In 2017, the economy of the Eurozone improved at the fastest rate in ten years, with growth in the final quarter of the year proving the strong momentum of the recovery.
According to a preliminary flash estimate that was published today by Eurostat, the statistics body of the European Commission, the GDP of the Eurozone rose by 0.6 percent during the last three months of 2017, pushing the annual growth for the bloc to 2.5 percent.
While growth slightly slowed from the 0.7 percent that was observed during the third quarter, it nevertheless proceeded with a run of five quarters with growth at or above 0.6 percent.
The last time that the Eurozone experienced stronger growth in terms of GDP came before the financial crisis took place, in 2007, urging an increase of confidence in the region, stimulated by an uptick in global growth.
The update that was released today confirms that the economy of the Eurozone expanded at a faster rate compared to the United States, Japan, or the United Kingdom, which saw growth of only 1.8 percent.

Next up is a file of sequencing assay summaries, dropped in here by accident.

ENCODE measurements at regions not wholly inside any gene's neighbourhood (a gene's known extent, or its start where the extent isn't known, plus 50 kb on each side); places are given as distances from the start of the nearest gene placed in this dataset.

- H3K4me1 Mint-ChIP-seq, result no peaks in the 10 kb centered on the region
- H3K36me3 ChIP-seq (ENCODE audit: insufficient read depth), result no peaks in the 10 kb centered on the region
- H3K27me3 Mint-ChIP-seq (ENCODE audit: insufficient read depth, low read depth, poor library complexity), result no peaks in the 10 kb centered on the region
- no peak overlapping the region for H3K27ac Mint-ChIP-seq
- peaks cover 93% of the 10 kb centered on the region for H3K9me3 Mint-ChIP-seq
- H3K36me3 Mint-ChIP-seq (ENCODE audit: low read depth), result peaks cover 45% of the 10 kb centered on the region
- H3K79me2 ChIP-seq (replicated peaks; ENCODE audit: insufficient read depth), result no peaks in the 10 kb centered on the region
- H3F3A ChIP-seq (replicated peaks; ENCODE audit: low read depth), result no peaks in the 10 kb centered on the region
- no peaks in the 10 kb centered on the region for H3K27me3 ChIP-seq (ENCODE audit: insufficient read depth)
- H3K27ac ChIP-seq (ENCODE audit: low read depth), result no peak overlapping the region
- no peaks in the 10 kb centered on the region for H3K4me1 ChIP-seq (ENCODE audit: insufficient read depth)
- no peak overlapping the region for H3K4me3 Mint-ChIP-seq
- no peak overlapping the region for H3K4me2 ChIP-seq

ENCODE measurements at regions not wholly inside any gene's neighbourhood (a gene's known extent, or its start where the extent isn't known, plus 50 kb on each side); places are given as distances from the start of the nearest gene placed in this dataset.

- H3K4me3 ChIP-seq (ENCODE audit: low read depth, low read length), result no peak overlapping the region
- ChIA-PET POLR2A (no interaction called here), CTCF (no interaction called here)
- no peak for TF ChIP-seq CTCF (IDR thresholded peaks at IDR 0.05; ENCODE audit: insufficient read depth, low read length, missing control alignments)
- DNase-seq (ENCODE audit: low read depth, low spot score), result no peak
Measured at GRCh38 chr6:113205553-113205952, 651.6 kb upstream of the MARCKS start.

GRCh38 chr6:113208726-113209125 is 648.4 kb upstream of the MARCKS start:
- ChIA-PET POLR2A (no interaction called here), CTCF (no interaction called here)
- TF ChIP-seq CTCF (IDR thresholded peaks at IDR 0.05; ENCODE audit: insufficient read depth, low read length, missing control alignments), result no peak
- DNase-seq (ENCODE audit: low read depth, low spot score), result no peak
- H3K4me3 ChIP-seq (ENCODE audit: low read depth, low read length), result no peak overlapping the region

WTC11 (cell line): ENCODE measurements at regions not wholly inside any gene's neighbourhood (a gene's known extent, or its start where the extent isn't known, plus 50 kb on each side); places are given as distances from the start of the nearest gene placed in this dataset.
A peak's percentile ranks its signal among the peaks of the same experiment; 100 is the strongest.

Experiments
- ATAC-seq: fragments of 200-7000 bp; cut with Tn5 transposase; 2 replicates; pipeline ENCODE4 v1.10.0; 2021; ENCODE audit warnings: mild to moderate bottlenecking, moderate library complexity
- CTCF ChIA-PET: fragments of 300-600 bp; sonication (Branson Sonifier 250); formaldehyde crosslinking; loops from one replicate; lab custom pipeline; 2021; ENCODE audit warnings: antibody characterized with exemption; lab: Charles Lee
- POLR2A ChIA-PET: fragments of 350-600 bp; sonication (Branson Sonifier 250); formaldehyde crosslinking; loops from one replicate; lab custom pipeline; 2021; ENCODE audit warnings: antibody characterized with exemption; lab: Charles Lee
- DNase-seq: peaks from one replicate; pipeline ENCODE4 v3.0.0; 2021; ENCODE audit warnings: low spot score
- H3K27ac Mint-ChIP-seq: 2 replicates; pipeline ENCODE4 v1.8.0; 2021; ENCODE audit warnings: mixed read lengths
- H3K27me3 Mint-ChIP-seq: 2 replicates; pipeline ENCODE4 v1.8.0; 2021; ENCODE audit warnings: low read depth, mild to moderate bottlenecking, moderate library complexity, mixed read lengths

The senior economist at accountants PwC, Barret Kupelian, stated: “Although the Eurozone data are based on flash estimates and don’t reveal the complete national or sector growth picture, early data from some Eurozone countries like France and Spain show growth continues to be broad-based across the core and the periphery.”
The measure of the European Commission on economic sentiment, that was also published today, dropped slightly during January. However, it remained near the 17-year high that it hit at the end of the past year. Germany, the Netherlands, and Spain saw the strongest improvements in terms of confidence, even though individuals in Italy and France became less optimistic.
Meanwhile, business confidence also came off its highest point since 1985 during January. However, it remained at one of its highest levels on record.